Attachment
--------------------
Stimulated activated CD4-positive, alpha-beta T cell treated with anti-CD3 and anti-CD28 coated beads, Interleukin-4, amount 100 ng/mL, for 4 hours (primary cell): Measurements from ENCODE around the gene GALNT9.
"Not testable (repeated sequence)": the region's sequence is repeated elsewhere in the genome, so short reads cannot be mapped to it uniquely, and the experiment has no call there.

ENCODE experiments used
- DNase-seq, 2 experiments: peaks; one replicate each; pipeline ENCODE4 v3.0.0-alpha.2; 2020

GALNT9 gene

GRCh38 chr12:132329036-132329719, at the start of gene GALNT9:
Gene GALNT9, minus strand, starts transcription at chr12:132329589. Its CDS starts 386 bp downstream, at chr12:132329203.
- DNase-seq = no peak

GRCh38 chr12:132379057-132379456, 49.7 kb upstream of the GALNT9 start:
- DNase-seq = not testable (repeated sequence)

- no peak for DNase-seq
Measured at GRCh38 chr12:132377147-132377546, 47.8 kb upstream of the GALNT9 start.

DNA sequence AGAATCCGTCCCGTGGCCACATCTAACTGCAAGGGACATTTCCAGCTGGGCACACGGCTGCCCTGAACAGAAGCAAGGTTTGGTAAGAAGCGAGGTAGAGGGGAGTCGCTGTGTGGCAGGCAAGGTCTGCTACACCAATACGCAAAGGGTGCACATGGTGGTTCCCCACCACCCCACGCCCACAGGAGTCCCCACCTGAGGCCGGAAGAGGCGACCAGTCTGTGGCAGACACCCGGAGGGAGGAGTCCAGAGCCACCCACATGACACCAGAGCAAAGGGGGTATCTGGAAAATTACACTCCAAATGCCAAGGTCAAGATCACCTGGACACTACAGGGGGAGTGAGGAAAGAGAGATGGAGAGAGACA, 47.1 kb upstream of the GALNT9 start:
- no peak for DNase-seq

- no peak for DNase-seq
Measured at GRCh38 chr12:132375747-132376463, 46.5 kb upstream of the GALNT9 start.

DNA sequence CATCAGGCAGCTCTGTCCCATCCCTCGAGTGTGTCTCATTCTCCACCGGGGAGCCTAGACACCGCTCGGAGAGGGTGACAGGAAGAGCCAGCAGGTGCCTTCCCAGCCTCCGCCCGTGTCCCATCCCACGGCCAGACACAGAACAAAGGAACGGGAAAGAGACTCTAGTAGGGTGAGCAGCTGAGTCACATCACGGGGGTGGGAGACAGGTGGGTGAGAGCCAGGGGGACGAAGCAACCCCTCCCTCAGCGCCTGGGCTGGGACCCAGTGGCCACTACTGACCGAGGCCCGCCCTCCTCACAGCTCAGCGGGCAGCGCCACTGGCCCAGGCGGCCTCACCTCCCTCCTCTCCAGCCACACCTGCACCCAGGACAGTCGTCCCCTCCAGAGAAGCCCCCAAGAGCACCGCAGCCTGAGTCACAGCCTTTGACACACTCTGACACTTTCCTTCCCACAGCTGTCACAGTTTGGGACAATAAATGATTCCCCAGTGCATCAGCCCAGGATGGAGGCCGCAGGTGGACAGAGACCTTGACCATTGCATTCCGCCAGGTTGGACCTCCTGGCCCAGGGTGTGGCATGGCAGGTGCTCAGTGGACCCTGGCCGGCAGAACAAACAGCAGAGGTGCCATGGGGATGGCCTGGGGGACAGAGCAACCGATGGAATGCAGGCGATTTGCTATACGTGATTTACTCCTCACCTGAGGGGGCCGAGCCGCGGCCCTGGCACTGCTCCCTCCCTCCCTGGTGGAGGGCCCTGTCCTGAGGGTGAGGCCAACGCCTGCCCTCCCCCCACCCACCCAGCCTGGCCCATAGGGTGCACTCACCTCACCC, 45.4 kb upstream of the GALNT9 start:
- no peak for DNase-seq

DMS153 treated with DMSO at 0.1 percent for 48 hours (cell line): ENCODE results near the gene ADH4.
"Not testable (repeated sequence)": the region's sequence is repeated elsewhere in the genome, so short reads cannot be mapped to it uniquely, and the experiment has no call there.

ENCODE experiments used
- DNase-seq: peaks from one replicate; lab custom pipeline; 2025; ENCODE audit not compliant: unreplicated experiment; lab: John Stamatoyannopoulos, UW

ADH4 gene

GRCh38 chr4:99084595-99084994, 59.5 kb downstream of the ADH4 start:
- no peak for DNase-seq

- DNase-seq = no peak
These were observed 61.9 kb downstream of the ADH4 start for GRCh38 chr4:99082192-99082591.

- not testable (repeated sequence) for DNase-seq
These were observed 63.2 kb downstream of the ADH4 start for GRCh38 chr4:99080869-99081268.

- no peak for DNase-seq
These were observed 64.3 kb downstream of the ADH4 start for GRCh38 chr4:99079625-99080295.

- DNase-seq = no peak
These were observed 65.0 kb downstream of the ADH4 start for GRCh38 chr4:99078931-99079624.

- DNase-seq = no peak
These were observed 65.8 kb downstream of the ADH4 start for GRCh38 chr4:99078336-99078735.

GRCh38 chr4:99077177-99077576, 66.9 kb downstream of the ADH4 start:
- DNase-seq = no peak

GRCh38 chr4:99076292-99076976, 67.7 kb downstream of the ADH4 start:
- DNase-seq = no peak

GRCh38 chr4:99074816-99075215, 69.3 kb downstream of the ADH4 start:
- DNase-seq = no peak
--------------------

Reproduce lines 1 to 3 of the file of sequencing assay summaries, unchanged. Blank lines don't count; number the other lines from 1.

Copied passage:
Stimulated activated CD4-positive, alpha-beta T cell treated with anti-CD3 and anti-CD28 coated beads, Interleukin-4, amount 100 ng/mL, for 4 hours (primary cell): Measurements from ENCODE around the gene GALNT9.
"Not testable (repeated sequence)": the region's sequence is repeated elsewhere in the genome, so short reads cannot be mapped to it uniquely, and the experiment has no call there.

ENCODE experiments used